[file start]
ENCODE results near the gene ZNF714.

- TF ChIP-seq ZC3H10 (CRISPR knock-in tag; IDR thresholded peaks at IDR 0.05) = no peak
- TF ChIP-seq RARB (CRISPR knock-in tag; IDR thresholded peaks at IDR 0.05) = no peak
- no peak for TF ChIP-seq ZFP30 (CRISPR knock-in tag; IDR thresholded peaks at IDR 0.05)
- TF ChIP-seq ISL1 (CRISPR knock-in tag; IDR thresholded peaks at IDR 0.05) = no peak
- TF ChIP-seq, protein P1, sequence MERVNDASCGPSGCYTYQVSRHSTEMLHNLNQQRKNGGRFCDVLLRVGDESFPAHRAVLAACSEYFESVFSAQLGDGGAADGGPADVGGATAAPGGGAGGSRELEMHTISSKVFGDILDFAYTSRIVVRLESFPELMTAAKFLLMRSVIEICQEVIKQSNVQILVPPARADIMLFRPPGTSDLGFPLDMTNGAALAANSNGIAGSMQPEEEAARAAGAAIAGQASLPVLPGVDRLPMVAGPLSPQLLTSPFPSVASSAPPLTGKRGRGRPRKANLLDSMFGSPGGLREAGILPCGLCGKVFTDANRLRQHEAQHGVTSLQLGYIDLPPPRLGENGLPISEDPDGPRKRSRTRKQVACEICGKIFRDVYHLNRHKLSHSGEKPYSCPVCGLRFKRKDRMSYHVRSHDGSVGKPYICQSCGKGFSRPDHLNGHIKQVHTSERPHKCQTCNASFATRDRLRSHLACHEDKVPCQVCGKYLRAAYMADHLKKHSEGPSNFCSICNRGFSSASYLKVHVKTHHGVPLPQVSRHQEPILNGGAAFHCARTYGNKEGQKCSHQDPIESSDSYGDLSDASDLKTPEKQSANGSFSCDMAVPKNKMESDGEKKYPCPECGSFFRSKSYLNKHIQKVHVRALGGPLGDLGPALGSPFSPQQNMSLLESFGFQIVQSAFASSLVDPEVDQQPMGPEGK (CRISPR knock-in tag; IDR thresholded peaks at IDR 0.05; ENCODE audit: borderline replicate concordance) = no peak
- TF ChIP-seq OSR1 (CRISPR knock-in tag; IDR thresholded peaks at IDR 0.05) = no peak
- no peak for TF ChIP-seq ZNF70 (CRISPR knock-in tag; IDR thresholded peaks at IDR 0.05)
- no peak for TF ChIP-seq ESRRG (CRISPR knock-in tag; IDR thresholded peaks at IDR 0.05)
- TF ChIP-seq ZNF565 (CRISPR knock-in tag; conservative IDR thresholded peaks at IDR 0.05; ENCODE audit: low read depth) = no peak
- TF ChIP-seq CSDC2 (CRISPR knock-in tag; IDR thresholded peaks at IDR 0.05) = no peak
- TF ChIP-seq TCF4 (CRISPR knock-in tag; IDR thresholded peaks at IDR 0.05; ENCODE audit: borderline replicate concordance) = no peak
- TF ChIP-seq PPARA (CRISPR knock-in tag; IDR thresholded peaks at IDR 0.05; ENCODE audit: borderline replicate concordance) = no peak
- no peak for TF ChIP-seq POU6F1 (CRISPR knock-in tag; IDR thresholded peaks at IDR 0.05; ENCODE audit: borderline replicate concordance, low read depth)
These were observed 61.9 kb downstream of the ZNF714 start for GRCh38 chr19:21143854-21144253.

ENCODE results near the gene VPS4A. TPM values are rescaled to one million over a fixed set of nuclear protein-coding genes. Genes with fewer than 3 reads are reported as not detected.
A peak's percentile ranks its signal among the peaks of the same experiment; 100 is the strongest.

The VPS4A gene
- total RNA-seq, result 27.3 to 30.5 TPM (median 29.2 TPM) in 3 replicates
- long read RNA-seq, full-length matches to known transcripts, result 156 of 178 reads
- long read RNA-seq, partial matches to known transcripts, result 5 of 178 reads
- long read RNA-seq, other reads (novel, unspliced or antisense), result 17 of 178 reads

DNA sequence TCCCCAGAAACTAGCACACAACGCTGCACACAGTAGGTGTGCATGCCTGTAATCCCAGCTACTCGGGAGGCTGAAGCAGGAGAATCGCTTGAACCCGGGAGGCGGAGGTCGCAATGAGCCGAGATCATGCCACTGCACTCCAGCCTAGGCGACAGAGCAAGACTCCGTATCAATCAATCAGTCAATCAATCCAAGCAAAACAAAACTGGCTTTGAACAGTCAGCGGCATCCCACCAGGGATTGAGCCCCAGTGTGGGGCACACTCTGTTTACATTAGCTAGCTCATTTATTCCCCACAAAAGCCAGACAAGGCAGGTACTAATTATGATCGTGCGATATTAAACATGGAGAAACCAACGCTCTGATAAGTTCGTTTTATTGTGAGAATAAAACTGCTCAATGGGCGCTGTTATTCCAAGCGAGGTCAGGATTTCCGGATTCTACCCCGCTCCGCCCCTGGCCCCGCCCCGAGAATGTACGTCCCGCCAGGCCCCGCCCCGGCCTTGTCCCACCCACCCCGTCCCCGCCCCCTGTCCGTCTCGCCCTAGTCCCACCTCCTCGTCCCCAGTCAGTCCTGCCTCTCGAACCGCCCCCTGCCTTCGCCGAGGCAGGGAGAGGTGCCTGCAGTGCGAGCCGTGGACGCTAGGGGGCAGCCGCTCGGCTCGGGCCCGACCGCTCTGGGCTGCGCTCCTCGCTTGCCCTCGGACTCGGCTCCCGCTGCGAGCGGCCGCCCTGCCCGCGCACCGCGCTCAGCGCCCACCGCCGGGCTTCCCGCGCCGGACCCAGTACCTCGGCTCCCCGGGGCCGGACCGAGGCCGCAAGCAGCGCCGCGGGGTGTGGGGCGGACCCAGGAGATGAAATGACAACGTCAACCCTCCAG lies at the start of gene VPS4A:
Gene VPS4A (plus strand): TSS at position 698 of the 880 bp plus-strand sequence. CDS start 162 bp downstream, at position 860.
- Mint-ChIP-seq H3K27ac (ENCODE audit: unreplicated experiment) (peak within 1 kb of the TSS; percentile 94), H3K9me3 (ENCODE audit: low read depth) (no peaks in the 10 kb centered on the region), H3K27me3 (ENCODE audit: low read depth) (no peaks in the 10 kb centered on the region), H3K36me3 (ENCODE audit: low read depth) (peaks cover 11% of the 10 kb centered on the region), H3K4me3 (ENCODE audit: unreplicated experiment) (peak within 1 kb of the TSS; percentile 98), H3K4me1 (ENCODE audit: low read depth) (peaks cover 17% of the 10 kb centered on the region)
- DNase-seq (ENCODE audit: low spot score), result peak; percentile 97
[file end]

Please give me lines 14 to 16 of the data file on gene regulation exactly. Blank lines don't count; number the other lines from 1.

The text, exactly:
- no peak for TF ChIP-seq POU6F1 (CRISPR knock-in tag; IDR thresholded peaks at IDR 0.05; ENCODE audit: borderline replicate concordance, low read depth)
These were observed 61.9 kb downstream of the ZNF714 start for GRCh38 chr19:21143854-21144253.

ENCODE results near the gene VPS4A. TPM values are rescaled to one million over a fixed set of nuclear protein-coding genes. Genes with fewer than 3 reads are reported as not detected.